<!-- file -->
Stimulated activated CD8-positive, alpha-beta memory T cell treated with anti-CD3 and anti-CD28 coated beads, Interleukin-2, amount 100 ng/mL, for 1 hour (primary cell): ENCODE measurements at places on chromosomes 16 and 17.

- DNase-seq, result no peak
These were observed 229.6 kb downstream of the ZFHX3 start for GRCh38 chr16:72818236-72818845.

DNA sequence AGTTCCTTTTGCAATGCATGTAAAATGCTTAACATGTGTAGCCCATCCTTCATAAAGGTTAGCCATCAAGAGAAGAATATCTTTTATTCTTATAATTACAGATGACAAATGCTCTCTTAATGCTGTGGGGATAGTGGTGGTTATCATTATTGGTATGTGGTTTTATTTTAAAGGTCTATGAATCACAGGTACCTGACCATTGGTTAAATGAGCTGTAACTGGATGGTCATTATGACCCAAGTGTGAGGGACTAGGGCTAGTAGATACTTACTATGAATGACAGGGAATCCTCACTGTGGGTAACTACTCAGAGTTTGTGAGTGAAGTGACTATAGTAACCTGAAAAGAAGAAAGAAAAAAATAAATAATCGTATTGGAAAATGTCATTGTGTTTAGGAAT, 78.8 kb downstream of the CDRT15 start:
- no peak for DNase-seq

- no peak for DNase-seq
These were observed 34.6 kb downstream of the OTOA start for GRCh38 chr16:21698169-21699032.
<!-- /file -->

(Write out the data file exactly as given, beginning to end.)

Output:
Stimulated activated CD8-positive, alpha-beta memory T cell treated with anti-CD3 and anti-CD28 coated beads, Interleukin-2, amount 100 ng/mL, for 1 hour (primary cell): ENCODE measurements at places on chromosomes 16 and 17.

- DNase-seq, result no peak
These were observed 229.6 kb downstream of the ZFHX3 start for GRCh38 chr16:72818236-72818845.

DNA sequence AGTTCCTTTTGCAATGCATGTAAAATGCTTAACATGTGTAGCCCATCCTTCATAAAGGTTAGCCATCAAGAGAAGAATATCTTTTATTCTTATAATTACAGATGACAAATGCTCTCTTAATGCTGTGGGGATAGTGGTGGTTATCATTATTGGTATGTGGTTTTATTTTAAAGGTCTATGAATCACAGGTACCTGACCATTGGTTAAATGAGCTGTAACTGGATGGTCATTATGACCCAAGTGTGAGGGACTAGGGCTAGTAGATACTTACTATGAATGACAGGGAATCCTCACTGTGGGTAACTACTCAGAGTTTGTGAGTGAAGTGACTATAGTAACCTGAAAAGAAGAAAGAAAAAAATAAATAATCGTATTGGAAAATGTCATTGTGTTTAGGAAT, 78.8 kb downstream of the CDRT15 start:
- no peak for DNase-seq

- no peak for DNase-seq
These were observed 34.6 kb downstream of the OTOA start for GRCh38 chr16:21698169-21699032.